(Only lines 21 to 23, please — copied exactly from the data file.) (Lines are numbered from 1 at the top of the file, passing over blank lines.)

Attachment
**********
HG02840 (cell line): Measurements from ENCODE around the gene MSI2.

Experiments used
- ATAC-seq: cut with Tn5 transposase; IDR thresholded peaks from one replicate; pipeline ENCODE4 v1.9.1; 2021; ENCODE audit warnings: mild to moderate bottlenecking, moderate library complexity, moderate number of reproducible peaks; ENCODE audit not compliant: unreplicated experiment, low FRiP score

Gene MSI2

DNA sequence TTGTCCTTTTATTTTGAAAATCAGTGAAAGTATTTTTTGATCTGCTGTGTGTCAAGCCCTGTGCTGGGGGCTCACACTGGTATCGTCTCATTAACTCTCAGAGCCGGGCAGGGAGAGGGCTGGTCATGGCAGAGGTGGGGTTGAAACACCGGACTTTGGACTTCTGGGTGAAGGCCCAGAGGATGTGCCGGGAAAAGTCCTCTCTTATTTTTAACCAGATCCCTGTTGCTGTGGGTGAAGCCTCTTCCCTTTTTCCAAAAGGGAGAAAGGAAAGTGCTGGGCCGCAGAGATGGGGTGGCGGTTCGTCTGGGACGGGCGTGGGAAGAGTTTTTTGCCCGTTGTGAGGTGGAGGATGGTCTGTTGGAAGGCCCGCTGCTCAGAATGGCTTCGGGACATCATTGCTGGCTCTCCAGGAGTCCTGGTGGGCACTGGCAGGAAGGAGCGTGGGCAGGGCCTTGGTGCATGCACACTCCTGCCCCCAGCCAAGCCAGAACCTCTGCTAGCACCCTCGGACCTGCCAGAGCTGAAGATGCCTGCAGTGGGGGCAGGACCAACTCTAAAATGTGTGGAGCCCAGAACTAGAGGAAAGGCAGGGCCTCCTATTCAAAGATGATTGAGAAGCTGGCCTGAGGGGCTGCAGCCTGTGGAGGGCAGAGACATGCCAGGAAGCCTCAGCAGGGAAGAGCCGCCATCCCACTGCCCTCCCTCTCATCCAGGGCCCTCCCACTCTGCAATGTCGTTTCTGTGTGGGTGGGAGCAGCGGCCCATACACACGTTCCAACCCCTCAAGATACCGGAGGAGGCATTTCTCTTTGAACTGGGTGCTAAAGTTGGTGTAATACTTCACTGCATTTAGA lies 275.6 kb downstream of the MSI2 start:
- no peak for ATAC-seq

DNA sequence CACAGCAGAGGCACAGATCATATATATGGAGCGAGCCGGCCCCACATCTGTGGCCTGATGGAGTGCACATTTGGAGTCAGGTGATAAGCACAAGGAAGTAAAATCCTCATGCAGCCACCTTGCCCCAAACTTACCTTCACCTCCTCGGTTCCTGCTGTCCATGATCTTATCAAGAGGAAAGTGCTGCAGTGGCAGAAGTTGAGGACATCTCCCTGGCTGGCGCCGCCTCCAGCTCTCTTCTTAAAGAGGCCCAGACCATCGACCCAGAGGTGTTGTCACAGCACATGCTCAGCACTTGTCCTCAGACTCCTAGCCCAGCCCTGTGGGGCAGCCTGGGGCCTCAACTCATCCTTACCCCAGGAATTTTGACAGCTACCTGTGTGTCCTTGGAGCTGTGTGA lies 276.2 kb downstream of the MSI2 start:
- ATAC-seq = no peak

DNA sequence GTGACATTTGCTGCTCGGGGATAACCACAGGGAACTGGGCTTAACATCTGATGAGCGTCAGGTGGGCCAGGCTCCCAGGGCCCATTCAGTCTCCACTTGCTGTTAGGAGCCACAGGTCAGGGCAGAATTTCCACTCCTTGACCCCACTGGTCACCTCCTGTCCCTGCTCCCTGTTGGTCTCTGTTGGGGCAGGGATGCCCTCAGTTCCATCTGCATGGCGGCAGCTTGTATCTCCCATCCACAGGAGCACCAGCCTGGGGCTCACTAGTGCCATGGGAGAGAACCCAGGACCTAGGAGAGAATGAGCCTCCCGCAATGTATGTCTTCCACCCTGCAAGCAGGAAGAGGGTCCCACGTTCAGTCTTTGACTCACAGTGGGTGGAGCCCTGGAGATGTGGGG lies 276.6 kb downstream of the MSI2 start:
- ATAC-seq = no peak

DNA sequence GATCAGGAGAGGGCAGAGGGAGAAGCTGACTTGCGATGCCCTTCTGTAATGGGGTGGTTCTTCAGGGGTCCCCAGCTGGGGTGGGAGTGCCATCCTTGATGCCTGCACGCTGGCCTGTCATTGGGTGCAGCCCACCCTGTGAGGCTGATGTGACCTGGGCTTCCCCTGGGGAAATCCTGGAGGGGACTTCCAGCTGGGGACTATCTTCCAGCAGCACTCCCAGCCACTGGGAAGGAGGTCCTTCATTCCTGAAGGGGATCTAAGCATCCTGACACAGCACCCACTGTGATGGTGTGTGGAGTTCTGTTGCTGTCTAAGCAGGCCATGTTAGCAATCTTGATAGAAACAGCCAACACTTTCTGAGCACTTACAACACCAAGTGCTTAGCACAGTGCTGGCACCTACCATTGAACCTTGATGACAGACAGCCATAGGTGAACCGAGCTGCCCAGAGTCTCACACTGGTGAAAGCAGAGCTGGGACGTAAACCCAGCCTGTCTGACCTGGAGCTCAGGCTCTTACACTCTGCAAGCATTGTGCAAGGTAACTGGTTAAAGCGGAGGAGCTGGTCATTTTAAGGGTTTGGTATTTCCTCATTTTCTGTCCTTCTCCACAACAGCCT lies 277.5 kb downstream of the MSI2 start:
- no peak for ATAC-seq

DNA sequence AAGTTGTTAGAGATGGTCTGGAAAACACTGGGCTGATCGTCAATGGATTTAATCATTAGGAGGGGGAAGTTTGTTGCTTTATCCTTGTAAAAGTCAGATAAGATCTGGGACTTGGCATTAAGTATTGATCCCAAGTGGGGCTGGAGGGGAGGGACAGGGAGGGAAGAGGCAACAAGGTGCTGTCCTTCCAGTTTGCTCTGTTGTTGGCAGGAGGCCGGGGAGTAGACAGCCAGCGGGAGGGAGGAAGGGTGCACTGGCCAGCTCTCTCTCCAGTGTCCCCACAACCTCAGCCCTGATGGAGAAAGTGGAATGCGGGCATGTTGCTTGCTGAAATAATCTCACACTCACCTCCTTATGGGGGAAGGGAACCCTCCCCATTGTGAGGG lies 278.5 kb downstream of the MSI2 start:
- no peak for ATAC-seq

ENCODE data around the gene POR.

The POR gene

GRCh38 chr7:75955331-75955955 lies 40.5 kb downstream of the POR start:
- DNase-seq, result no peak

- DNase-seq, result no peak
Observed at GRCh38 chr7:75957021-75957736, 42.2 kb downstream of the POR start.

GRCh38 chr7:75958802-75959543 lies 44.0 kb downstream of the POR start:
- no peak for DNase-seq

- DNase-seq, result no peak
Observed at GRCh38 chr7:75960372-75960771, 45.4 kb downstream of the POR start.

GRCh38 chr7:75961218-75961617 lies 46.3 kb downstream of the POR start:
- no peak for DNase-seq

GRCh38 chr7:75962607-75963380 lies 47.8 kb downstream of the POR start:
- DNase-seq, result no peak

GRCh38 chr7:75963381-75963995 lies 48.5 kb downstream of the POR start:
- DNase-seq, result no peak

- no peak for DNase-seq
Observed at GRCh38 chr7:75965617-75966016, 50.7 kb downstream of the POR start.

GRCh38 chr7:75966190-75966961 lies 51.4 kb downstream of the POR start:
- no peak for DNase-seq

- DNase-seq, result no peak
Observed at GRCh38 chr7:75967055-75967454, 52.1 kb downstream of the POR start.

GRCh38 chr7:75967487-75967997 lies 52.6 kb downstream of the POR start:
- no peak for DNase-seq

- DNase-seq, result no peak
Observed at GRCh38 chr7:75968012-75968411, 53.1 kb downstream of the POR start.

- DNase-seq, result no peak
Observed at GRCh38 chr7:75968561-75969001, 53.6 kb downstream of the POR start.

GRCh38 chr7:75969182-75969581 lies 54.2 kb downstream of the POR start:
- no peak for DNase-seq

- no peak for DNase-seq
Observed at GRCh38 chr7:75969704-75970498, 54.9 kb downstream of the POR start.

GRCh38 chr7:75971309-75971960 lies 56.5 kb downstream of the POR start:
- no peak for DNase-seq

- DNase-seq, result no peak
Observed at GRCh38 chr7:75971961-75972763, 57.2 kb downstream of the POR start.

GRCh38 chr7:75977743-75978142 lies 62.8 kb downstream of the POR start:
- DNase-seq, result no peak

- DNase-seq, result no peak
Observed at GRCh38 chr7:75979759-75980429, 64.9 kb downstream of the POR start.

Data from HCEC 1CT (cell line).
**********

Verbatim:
GRCh38 chr7:75958802-75959543 lies 44.0 kb downstream of the POR start:
- no peak for DNase-seq

- DNase-seq, result no peak